Octopus's Eye, The

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Evolutionists maintain that all living things with similar structures and organs share an evolutionary relationship. One of the perfectly clear examples that invalidate this claim, known as homology, is the octopus eye. (See Homology.) According to evolutionists' imaginary tree of life, octopi -being mollusks-are one of the life forms furthest removed from human beings. Although the octopus and man are very different life forms, between which no so called evolutionary relationship can exist, their eyes have exactly the same structure! This is a clear sign that similar structures do not constitute proof of evolution.

Confronted by this situation, evolutionists say that these organs are not homologous (that is, descended from a common ancestor) but rather analogous-similar, despite the absence of any evolutionary relationship. See Homologous Organs and Analogous Organs.) In their view, for instance, the human eye and the octopus eye are analogous organs.

However, the question of whether a particular organ should be included in the homologous or the analogous category is answered solely according to the preconceptions of the theory of evolution. This in turn shows that there is nothing scientific about the evolutionist claim based on similarities.

All evolutionists seek to do is to interpret the findings they discover against the terms of evolution dogma, which they assume to be true right from the outset. Yet the interpretations they come up with are highly inconsistent. Because sometimes organs they are forced to regard as analogous resemble one another so closely, despite their extraordinarily complex structures, that it is utterly illogical to suggest that such resemblances came about as the result of random mutations. If, as evolutionists claim, the octopus's eye emerged as the result of chance, then the vertebrate eye should have emerged by repeating those exact same coincidences.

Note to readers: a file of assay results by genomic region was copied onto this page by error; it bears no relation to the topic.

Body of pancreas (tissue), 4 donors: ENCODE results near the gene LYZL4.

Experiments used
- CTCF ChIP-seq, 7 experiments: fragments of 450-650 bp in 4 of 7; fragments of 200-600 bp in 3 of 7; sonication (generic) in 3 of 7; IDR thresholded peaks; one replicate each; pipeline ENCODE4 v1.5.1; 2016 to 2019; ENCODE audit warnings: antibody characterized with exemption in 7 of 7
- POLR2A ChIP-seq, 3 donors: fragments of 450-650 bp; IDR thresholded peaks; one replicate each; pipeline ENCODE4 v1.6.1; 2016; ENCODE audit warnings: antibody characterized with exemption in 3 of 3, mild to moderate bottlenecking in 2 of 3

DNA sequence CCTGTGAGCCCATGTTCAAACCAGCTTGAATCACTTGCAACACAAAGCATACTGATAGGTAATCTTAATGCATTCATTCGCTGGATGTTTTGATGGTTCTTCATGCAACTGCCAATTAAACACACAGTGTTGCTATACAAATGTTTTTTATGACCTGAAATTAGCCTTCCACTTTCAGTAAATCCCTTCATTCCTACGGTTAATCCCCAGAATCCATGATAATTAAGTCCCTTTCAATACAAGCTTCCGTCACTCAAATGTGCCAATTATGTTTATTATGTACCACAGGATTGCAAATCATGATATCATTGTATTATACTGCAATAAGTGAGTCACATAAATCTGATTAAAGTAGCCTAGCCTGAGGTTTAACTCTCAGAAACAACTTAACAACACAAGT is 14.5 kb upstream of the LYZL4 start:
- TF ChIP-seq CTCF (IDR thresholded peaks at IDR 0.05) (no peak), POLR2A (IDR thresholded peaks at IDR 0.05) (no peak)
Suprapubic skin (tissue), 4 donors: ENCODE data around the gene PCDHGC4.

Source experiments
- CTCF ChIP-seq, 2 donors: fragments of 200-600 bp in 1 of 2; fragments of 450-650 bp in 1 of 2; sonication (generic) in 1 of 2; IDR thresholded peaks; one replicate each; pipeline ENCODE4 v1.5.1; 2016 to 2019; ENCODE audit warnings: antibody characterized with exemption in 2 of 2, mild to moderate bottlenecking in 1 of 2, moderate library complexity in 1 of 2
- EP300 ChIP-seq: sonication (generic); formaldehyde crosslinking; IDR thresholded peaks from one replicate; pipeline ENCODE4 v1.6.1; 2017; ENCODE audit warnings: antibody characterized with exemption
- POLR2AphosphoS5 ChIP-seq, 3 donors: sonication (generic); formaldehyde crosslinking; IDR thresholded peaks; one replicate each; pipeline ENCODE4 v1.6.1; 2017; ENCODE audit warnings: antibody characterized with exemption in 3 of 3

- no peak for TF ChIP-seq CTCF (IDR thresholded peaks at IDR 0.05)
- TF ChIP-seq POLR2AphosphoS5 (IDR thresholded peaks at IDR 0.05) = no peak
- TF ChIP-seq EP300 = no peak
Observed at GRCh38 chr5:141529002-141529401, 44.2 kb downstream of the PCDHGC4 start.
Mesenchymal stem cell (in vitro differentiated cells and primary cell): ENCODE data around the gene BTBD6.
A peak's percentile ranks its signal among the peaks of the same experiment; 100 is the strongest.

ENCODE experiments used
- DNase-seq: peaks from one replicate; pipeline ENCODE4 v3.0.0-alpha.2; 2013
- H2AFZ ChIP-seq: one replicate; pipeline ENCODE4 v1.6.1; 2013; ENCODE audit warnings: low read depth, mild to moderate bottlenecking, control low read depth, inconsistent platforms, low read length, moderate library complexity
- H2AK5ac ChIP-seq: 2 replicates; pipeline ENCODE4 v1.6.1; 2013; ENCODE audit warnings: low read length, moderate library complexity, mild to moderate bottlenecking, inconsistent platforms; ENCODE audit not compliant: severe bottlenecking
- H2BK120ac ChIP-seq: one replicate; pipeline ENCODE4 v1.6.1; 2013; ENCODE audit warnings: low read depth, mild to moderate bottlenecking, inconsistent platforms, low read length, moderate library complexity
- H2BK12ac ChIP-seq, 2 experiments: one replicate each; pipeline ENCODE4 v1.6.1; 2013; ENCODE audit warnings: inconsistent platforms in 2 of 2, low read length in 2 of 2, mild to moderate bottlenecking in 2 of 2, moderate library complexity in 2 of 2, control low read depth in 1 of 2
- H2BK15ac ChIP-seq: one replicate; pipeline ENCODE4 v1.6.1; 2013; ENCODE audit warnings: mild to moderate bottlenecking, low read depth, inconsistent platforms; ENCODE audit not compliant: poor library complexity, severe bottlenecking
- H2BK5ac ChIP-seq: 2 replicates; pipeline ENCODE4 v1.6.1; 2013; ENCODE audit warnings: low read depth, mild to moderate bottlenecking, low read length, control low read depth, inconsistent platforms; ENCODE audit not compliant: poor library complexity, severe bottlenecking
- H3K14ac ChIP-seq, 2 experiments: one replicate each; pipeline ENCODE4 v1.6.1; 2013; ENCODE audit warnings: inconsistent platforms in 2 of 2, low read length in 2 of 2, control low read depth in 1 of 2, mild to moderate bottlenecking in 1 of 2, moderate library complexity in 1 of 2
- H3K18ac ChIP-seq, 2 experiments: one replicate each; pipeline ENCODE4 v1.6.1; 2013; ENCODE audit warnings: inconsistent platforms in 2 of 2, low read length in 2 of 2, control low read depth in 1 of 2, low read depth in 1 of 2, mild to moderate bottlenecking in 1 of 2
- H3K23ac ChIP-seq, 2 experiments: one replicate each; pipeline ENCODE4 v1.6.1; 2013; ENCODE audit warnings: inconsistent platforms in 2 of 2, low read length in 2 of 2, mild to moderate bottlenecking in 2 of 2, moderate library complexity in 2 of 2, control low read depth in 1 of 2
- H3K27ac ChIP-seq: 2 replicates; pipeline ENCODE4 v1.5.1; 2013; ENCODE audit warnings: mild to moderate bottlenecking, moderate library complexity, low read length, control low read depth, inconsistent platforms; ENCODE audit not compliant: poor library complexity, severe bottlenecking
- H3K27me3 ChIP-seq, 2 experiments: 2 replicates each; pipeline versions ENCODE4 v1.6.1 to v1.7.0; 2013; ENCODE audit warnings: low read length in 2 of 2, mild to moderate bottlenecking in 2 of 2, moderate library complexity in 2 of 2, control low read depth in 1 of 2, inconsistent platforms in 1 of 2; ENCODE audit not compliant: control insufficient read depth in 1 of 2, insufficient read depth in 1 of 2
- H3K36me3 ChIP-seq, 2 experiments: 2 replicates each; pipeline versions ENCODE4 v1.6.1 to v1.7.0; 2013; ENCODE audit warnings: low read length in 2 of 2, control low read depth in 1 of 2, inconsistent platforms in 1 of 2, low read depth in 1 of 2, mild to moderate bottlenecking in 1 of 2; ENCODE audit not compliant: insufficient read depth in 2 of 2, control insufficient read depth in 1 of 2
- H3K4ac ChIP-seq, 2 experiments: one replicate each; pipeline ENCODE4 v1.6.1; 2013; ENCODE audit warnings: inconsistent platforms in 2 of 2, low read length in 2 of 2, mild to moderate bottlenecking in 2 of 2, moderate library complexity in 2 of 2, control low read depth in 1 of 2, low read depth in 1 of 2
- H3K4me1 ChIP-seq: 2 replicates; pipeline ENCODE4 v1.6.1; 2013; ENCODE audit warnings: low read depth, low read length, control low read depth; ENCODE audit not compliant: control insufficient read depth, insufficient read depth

The well-known evolutionist Frank Salisbury writes:

Even something as complex as the eye has appeared several times; for example, in the squid, the vertebrates, and the arthropods. It's bad enough accounting for the origin of such things once, but the thought of producing them several times according to the modern synthetic theory makes my head swim.74

According to the theory of evolution, completely independent mutations must have produced these life forms twice, by chance! This fact places evolutionists in an even worse dilemma. Extraordinary similarities like these, which conflict with the evolutionist thesis of homology, show that similar organs represent no evidence for having evolved from a common ancestor. Indeed, the exact opposite can be observed in some life forms: Some living things, despite being regarded by evolutionists as very closely related, have some organs that are completely different from one another.

74. Frank Salisbury, "Doubts About the Modern Synthetic Theory of Evolution," American Biology Teacher, September 1971, p. 338.

2009-08-15 18:03:56

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